The Missouri-Kansas border area was fertile ground for the outbreak of guerrilla warfare when the Civil War erupted in 1861. Historian Albert Castel wrote:

For over six years, ever since Kansas was opened up as a territory by Stephen A. Douglas‘ Kansas-Nebraska Bill of 1854, its prairies had been the stage for an almost incessant series of political conventions, raids, massacres, pitched battles, and atrocities, all part of a fierce conflict between the Free State and proslavery forces that had come to Kansas to settle and to battle.

William Clarke Quantrill was born in Canal Dover, Ohio in 1837. He was highly educated and became a school teacher at the age of 16. After his father’s death in 1854, he left home and moved to Mendota, Illinois where he worked in a lumberyard. After he shot a man to death, which he claimed was self-defense, the authorities urged him to move on. He moved to Fort Wayne, Indiana but only stayed there for a short time, returning to his Ohio home.

In February of 1857 Quantrill and two friends journeyed to Kansas but his prospects soon soured. The two friends had agreed to trade Quantrill land for work but he didn’t fulfill his part of their bargain. After he lost a law suit to them he worked for the U.S. Army as a teamster on an expedition to Utah.

Returning he fell in with a gang of ruffians in Missouri who were employed to protect Missouri farmers from Kansas Jayhawkers. Quantrill traveled back to Utah and then to Colorado but returned in less than a year to Lawrence, Kansas, in 1859. It was at this time that his political views started to take shape, and his attitude towards the slavery issue began to form.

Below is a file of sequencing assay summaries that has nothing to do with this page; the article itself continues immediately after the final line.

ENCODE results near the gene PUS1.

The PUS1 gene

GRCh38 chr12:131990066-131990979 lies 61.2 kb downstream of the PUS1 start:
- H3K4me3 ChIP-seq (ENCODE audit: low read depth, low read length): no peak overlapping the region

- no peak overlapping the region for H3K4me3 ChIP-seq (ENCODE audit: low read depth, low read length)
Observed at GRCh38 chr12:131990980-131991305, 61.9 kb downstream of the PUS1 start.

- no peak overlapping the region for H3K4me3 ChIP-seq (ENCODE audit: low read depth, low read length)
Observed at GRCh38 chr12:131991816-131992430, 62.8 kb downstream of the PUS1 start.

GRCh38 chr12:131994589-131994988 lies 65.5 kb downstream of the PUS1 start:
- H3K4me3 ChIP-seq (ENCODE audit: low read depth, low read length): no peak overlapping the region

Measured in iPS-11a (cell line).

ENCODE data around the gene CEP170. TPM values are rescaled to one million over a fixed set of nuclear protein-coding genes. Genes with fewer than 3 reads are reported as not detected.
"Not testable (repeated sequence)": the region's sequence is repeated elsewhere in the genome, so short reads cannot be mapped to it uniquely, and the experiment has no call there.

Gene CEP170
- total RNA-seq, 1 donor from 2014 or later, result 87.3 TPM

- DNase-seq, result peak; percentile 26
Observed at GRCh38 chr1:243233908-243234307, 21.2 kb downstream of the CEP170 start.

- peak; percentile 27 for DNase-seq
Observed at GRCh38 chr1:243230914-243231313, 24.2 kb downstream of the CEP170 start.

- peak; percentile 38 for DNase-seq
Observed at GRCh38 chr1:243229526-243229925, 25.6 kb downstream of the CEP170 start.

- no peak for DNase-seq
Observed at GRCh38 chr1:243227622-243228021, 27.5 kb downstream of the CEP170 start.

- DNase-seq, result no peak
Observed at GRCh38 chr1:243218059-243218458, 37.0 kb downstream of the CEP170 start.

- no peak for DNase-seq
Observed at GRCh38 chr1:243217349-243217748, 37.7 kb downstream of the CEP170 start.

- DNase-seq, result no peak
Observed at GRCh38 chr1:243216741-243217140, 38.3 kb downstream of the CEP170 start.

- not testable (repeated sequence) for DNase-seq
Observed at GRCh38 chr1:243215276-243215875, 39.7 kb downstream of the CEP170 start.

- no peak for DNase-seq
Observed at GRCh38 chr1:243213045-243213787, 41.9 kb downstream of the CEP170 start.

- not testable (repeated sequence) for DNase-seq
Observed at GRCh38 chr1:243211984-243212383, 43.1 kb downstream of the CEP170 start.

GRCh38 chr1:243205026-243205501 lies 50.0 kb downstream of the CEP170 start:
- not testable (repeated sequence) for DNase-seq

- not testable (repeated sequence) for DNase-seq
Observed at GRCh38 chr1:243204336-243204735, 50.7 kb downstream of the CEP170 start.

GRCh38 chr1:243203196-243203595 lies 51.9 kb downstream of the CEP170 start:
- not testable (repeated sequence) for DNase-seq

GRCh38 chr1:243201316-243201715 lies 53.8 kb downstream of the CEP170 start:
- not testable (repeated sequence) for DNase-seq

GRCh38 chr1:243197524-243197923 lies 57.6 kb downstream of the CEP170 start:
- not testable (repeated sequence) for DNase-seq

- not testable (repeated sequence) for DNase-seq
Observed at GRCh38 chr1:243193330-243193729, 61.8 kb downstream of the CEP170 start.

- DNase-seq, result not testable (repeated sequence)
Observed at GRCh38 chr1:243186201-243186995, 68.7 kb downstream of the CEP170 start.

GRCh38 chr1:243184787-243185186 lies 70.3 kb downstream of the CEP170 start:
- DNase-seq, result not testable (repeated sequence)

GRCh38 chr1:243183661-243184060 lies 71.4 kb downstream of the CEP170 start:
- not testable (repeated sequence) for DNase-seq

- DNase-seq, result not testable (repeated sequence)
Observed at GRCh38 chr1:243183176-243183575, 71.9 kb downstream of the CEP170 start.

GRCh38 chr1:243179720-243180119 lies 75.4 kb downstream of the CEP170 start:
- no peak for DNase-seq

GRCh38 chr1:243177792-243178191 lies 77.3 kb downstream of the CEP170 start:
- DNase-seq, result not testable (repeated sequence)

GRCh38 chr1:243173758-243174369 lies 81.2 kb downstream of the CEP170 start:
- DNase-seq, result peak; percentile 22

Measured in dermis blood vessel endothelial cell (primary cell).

Before 1860 Quantrill appears to have held anti-slavery views but it was at this time that his political views started to take shape, and his attitude towards the slavery issue began to form.

He took up with brigands and turned to cattle rustling and anything else that could earn him a dollar. He also learned the profitability of capturing runaway slaves and devised treacherous plans to use free black men as bait for runaway slaves, whom he captured and returned to their masters in exchange for reward money.

His new lifestyle may have been the reason for his change of political views. In February 1860, Quantrill wrote a letter to his mother expressing his views on the anti-slavery supporters. He told her that the pro-slavery movement was right and that he detested Kansas anti-slavery leader Jim Lane. He said that the hanging of John Brown had been too good for him and that, “the devil has got unlimited sway over this territory, and will hold it until we have a better set of man and society generally.”

At the outbreak of the war Quantrill journeyed to Texas with a slaveholder named Marcus Gill. There he met Joel B. Mayes was a Confederate sympathizer and a war chief of the Cherokee Nations in Texas. Mayes was half Scots-Irish, half Cherokee Indian and had moved from Georgia to the old Indian Territory in 1838.

It was Mayes who taught Quantrill guerrilla warfare tactics. He would learn the ambush fighting tactics used by the Native Americans as well as sneak attacks and camouflage. Quantrill, in the company of Mayes and the Cherokee Nations, joined with General Sterling Price and fought at the Battle of Wilson’s Creek and Lexington in August and September 1861.